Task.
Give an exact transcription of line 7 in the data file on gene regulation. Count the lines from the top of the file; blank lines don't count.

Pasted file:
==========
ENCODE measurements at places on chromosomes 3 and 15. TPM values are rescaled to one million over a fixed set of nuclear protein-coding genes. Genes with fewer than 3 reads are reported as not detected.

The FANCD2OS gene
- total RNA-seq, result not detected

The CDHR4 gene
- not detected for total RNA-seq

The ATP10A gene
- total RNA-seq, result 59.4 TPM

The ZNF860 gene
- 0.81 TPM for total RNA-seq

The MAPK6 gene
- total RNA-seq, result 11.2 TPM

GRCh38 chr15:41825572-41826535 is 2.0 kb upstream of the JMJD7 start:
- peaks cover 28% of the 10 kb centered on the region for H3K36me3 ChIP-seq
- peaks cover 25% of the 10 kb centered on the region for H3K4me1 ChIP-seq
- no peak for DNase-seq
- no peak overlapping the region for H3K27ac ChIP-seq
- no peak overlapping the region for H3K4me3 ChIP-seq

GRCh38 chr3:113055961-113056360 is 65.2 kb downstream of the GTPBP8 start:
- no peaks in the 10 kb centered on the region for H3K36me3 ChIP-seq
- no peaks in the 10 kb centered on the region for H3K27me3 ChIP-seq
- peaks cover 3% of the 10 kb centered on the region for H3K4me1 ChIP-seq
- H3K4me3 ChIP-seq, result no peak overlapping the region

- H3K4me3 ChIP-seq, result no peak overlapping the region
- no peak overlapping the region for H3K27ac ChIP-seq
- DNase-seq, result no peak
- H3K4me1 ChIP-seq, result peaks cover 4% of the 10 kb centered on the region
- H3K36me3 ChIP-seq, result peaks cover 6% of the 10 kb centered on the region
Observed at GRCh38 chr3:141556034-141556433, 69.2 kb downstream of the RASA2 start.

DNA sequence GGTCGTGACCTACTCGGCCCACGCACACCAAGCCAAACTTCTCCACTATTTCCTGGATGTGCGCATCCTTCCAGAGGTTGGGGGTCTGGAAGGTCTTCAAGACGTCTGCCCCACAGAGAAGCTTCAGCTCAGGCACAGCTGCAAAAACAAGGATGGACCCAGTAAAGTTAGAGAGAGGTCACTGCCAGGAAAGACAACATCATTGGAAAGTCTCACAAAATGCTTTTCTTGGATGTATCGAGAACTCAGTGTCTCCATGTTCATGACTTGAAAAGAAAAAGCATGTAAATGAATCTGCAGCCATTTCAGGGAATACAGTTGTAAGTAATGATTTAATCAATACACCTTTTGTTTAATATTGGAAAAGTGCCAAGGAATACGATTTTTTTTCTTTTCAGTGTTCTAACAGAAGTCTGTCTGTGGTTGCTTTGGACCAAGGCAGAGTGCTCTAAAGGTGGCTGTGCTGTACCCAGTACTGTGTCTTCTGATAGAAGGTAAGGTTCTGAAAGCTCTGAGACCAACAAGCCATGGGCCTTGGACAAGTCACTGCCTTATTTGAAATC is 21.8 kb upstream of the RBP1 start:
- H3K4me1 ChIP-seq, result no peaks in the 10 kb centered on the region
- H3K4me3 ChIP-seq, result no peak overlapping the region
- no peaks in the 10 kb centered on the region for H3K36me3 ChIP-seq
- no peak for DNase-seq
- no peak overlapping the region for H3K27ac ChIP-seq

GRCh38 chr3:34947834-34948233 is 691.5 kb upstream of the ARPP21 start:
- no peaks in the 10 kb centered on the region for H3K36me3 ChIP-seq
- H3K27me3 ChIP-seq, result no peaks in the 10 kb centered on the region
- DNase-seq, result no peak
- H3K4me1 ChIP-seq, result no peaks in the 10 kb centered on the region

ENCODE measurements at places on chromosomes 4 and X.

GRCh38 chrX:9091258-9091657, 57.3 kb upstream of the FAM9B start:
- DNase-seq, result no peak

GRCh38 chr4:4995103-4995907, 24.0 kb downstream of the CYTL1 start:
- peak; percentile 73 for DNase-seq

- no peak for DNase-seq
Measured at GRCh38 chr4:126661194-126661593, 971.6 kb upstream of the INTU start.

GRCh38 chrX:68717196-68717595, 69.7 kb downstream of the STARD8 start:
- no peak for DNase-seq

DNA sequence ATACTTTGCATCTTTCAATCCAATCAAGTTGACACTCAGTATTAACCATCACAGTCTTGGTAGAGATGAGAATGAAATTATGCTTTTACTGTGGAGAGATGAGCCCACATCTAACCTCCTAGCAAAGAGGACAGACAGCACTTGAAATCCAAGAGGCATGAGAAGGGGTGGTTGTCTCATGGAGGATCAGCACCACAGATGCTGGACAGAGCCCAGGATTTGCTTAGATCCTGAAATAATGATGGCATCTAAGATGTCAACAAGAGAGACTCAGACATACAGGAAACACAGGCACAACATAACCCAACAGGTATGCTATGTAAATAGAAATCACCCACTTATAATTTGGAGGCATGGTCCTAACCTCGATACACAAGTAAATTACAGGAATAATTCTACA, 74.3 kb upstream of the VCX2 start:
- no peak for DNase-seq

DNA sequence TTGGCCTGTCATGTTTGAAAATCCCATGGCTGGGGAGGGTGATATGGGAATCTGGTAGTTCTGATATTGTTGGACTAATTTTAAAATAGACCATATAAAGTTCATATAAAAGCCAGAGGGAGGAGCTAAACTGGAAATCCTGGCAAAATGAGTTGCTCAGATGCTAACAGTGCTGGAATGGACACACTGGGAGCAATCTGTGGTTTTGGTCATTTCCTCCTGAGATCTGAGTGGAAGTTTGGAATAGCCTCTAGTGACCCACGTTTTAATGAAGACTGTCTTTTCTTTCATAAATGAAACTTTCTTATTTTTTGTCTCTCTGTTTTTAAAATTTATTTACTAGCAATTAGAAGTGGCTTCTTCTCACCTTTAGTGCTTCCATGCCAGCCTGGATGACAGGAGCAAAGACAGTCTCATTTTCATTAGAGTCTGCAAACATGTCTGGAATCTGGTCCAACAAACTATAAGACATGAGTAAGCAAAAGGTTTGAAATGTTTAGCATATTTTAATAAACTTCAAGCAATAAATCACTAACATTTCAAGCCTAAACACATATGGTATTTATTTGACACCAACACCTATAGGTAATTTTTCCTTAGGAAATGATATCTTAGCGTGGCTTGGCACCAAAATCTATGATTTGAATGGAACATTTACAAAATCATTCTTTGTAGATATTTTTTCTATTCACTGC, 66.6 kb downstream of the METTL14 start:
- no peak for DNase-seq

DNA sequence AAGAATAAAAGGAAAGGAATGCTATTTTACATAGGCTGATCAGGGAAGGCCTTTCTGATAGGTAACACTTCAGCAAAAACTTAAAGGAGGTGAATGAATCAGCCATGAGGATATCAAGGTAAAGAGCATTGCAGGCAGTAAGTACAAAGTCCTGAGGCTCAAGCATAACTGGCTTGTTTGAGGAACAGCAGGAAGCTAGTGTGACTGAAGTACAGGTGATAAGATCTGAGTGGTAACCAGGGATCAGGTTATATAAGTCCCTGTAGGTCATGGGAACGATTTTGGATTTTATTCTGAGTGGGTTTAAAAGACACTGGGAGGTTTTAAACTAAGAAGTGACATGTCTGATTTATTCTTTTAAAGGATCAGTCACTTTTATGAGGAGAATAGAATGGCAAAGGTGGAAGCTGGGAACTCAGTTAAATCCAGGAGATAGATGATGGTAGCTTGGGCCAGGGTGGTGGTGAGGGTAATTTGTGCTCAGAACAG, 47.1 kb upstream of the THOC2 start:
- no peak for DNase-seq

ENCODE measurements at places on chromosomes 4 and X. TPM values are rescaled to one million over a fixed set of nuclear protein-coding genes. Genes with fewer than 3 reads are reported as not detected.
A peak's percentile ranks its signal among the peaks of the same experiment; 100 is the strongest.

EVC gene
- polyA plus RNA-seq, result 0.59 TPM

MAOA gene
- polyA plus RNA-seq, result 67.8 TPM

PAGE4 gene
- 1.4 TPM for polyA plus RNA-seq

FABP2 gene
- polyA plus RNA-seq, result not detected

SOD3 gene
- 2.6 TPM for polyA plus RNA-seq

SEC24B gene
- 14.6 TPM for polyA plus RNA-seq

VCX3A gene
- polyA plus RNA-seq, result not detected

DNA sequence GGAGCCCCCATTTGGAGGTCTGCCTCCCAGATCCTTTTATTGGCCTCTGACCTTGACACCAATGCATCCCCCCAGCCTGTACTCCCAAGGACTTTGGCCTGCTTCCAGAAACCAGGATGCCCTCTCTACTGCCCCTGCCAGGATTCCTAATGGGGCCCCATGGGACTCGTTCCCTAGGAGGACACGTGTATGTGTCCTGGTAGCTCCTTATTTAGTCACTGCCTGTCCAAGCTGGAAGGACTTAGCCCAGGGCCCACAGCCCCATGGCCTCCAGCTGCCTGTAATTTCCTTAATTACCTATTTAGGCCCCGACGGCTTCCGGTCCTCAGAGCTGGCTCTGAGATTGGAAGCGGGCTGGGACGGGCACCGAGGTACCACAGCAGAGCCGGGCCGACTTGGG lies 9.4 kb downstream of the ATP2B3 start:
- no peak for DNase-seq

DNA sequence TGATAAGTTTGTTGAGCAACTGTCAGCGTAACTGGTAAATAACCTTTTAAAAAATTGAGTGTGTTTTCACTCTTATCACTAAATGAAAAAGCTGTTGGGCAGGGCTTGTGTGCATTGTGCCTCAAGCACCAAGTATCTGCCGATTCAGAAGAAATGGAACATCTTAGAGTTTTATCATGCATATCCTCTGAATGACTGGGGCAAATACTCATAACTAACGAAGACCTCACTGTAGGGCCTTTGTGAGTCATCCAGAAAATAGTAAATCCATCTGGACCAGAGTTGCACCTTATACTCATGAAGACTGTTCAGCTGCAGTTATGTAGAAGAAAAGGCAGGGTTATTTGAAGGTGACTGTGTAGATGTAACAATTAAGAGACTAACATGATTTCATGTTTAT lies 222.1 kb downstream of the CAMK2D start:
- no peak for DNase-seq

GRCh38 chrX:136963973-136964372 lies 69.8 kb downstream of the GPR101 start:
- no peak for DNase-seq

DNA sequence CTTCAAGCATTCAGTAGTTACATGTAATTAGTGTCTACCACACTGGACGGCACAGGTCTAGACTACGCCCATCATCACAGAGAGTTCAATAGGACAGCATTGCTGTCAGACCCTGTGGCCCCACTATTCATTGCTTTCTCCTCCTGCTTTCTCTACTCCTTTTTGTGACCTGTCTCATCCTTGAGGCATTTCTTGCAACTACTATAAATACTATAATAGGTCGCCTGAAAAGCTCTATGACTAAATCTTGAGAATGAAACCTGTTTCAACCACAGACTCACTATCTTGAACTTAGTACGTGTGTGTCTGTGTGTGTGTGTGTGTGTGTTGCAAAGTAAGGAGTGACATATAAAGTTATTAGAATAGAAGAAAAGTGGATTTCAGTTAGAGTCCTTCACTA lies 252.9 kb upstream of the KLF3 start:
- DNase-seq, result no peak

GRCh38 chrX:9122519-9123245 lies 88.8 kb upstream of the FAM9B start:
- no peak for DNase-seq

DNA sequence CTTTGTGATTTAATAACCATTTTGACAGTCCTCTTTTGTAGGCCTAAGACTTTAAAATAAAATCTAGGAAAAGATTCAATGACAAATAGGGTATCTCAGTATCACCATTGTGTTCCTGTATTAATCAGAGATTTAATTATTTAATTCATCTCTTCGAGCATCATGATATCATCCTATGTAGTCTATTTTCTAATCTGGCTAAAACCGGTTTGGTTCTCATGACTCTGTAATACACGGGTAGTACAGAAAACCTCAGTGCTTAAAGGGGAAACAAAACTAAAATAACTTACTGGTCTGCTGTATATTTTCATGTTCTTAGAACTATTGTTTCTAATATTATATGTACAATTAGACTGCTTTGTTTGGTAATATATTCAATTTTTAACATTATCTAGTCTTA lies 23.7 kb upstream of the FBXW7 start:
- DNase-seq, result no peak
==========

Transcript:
- total RNA-seq, result 59.4 TPM